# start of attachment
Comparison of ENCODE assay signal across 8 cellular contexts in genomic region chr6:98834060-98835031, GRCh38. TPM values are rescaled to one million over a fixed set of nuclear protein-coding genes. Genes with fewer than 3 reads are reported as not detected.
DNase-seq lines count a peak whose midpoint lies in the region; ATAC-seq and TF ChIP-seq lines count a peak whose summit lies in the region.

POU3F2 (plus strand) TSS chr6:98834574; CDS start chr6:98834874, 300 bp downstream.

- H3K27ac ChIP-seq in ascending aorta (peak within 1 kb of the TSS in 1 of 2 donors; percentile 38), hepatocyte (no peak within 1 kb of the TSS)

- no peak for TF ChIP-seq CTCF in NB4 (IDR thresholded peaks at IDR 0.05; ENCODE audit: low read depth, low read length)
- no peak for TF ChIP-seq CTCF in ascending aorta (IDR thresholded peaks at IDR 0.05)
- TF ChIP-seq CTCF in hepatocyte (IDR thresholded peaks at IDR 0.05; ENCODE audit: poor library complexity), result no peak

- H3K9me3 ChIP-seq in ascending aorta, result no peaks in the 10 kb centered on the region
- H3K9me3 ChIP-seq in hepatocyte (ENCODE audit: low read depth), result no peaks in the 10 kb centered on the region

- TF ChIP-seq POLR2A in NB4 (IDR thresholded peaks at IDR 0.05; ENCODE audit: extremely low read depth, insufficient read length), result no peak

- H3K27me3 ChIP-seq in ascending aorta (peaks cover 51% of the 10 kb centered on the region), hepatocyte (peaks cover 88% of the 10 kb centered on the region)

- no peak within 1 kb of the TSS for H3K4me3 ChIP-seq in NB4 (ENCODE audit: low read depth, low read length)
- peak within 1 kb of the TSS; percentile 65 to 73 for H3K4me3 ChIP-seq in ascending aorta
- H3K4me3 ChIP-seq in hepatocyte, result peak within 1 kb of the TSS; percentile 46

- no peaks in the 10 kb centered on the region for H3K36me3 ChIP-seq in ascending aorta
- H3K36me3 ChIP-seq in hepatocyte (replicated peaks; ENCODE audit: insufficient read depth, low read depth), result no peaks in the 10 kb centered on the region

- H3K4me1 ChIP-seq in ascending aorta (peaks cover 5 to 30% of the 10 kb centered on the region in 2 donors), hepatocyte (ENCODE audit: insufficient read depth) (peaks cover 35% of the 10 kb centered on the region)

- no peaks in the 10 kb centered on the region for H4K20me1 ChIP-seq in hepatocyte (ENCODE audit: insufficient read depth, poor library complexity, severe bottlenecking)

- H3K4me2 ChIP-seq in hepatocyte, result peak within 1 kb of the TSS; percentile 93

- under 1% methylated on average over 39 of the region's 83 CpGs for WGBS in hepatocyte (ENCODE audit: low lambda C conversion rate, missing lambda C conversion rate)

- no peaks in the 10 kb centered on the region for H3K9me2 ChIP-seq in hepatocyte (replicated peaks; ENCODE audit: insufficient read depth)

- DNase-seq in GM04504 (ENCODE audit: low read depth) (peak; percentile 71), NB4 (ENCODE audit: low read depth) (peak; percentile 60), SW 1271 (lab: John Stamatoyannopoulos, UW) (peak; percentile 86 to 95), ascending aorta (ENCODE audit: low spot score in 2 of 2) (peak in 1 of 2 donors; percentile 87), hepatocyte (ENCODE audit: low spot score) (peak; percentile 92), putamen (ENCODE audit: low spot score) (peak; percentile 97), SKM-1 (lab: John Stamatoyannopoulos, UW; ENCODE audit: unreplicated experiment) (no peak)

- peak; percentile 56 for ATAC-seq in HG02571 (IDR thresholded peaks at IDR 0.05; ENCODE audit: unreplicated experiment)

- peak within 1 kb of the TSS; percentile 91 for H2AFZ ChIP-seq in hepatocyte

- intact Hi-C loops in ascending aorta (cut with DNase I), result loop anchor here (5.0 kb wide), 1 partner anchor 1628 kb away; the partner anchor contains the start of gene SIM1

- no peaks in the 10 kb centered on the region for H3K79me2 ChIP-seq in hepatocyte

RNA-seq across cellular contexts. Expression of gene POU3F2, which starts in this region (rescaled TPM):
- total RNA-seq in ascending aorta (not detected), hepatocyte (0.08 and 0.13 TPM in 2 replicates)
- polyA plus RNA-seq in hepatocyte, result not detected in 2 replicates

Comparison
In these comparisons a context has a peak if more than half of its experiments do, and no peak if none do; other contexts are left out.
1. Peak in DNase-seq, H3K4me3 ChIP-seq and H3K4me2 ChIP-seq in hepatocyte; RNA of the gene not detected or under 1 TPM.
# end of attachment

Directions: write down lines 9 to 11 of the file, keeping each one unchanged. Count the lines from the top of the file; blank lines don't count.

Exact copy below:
- H3K9me3 ChIP-seq in hepatocyte (ENCODE audit: low read depth), result no peaks in the 10 kb centered on the region

- TF ChIP-seq POLR2A in NB4 (IDR thresholded peaks at IDR 0.05; ENCODE audit: extremely low read depth, insufficient read length), result no peak

- H3K27me3 ChIP-seq in ascending aorta (peaks cover 51% of the 10 kb centered on the region), hepatocyte (peaks cover 88% of the 10 kb centered on the region)